As this (early) political season and Christmas season heats up, remember that millions of Americans, wifes, children, fathers, mothers are separated from their loved ones held as political prisoners in America's war on Black Men and The Poor. Remember as our wars become more and more existential, our freedoms suffer as a result: the war on hunger, drugs, terror, ephemera, et cetera, et cetera.
I saw Ethan Nadelmann give this speech, repeated several times on public access cable in Cleveland, Ohio over the Thanksgiving break. Nadelmann heads the Drug Policy Alliance, one of many organizations dedicated to decriminalizing victim-less crime and bringing awareness to alternatives to imprisonment of drug users and dealers. To be sure, Nadelmann forcefully points out that when someone harms someone else, whether or not as a result of drug or alcohol use, then that person must be held accountable. But in the drug war, he points out, usually no-one is helped and those harmed most are people on the margins of society: overwhelmingly persons of color, and the poor.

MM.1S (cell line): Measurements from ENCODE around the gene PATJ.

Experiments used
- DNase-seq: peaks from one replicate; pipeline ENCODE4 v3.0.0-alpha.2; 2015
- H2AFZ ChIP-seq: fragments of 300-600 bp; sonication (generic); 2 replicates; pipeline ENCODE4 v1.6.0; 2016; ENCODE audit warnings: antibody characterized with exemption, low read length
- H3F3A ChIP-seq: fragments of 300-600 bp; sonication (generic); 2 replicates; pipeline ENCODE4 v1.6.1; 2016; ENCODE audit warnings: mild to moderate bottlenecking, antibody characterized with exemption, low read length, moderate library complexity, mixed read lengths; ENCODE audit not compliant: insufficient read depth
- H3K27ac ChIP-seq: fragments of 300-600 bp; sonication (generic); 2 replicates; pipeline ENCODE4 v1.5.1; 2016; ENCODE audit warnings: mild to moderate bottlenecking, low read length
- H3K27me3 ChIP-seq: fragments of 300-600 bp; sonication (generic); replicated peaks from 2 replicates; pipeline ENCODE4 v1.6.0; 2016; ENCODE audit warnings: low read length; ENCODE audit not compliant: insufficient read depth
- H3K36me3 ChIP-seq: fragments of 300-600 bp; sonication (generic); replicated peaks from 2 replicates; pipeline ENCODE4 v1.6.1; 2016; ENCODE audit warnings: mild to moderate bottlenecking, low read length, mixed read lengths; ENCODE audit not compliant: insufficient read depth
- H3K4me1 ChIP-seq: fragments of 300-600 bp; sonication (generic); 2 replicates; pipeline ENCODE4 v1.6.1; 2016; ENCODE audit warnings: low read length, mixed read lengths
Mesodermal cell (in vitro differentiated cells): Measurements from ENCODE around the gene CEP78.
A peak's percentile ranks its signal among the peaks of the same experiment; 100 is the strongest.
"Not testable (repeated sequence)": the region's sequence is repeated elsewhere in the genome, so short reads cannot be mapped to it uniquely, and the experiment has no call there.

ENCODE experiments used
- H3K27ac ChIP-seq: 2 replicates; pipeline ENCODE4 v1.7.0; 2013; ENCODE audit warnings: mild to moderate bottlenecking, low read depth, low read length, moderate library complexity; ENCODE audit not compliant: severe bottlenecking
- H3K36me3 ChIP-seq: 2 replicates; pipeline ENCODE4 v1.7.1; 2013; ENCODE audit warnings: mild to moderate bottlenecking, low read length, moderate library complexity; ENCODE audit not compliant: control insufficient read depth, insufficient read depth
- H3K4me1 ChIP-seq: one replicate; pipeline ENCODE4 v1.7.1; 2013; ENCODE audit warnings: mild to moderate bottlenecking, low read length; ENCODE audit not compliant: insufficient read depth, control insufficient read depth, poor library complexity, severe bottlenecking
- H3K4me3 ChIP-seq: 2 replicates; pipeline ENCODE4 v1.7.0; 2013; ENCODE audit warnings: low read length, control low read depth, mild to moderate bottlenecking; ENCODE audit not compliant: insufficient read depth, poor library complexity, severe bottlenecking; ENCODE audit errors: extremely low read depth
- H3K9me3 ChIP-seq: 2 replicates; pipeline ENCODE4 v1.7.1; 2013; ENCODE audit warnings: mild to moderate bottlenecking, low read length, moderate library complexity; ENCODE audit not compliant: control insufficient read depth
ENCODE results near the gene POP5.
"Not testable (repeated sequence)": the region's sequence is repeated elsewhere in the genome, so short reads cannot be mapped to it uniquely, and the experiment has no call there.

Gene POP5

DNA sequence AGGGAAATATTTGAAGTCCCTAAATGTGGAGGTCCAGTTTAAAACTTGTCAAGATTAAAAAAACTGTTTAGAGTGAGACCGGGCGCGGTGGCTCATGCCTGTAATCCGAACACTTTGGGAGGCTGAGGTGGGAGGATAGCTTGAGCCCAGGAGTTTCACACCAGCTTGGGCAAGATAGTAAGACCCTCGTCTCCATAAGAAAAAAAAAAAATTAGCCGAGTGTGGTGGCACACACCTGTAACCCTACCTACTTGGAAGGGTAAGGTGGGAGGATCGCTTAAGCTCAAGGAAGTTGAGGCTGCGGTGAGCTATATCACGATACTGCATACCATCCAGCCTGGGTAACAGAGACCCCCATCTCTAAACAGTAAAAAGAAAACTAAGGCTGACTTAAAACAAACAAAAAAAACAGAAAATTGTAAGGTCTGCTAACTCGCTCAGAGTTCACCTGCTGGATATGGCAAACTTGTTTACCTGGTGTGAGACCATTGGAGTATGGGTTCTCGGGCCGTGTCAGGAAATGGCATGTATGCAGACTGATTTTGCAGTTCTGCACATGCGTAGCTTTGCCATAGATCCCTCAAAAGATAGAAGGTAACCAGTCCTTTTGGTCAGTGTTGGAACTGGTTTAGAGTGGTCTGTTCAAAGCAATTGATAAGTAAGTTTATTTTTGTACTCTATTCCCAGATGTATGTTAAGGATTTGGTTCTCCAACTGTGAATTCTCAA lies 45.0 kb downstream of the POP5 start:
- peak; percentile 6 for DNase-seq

Here is a talk Nadelmann gives in Detroit, Michigan. In Michigan, the statistics and the census is very similar to the make-up of Ohio, both in minority population (under 15% African-american) and prison population (50% and over African-american). Please watch this video with an open mind.